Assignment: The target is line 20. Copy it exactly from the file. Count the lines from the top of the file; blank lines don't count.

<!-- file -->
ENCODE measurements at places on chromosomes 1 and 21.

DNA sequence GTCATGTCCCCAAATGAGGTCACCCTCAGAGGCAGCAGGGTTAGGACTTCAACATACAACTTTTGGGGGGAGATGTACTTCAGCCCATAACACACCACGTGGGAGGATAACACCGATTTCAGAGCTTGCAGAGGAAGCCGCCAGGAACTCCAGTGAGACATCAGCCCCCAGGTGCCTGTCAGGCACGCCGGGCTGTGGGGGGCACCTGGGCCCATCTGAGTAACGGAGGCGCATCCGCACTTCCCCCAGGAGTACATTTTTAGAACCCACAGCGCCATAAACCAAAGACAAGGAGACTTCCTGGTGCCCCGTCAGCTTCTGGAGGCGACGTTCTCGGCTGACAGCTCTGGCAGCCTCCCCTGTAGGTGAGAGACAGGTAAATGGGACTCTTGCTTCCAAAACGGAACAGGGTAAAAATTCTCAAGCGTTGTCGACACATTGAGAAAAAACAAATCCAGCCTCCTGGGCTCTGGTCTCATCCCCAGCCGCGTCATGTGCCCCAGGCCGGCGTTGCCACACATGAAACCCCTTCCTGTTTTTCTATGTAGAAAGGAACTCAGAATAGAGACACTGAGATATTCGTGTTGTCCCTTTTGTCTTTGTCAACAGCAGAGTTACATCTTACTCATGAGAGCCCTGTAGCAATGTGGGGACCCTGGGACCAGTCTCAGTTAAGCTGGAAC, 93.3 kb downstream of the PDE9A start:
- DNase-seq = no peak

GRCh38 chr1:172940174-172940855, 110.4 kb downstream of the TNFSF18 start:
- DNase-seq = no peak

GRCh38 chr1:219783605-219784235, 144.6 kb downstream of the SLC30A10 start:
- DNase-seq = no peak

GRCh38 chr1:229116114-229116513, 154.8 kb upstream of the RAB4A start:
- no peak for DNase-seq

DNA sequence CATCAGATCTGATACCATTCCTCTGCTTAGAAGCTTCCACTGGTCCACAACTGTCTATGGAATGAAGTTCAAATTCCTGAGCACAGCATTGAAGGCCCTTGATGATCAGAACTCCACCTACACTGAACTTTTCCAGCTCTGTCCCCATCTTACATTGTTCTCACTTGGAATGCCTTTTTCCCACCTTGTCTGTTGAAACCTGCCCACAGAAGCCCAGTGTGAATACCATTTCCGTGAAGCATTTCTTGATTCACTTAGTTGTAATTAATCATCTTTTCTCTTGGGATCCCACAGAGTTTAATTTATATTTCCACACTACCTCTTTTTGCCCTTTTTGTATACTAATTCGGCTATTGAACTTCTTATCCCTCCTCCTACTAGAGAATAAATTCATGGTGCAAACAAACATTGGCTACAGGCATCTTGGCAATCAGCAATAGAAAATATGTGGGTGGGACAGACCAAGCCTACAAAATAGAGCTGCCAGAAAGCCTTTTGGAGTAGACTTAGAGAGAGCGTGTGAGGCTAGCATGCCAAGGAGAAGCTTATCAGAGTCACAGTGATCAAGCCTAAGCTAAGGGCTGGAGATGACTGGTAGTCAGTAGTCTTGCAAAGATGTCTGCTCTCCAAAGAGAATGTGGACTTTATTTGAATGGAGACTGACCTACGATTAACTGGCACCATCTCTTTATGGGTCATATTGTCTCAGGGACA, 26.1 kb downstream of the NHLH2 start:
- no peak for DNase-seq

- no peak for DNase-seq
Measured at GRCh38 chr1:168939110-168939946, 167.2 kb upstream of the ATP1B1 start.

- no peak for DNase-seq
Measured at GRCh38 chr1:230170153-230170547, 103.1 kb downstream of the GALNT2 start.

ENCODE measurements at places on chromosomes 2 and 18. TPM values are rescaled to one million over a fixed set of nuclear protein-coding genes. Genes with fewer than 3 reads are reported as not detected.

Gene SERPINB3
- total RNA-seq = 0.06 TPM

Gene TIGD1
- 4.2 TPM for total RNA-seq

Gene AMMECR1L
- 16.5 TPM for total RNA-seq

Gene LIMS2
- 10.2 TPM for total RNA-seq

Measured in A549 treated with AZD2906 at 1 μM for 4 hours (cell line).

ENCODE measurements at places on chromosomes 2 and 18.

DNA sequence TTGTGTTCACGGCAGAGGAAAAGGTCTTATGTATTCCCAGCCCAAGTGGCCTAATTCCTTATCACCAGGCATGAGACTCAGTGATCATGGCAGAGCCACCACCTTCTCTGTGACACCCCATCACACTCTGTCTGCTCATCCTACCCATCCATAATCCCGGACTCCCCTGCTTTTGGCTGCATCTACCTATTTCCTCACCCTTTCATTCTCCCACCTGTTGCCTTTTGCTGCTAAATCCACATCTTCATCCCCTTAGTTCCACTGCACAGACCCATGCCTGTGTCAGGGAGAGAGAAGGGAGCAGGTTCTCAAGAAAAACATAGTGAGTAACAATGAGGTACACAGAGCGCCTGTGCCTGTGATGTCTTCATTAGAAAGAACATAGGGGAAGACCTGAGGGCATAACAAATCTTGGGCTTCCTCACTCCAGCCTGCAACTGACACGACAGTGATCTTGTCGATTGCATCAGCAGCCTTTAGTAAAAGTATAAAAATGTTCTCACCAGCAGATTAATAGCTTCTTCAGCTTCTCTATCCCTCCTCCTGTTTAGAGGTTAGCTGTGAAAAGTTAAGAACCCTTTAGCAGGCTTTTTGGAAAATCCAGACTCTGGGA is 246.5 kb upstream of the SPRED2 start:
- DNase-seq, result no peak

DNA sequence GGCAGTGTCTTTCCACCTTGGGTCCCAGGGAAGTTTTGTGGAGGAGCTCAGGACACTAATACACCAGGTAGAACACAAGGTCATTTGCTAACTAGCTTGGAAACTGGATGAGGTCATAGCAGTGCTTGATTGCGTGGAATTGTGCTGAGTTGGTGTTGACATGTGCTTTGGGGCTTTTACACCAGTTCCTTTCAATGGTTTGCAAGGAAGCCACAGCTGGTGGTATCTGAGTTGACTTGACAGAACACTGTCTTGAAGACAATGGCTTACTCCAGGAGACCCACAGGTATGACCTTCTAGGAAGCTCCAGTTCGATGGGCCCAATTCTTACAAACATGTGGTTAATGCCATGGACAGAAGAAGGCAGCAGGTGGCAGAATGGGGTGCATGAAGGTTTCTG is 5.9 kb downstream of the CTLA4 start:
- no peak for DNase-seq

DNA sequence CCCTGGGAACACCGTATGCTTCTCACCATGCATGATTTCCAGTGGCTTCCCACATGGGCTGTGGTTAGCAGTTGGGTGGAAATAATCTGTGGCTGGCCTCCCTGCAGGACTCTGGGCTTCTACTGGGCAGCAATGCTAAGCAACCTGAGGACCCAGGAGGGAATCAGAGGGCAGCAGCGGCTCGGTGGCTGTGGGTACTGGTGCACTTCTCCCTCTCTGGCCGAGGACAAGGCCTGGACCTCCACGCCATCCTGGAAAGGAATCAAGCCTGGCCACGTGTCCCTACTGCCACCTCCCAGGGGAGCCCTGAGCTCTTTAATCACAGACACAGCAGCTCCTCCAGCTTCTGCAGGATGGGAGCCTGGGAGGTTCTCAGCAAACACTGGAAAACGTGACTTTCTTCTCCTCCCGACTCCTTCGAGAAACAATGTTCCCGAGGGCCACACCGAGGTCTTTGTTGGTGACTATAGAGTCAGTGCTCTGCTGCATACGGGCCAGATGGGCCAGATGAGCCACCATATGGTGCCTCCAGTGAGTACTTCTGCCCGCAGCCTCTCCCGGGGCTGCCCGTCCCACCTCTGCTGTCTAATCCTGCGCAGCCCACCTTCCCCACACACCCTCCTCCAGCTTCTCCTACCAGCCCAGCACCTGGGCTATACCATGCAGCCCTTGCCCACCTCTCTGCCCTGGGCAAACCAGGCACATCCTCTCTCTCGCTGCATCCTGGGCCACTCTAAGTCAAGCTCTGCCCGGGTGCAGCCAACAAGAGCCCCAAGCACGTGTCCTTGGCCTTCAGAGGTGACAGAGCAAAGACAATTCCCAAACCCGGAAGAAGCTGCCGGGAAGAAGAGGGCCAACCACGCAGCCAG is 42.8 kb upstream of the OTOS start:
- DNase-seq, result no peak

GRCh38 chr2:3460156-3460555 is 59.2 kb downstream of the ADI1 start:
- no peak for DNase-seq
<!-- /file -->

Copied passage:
- 4.2 TPM for total RNA-seq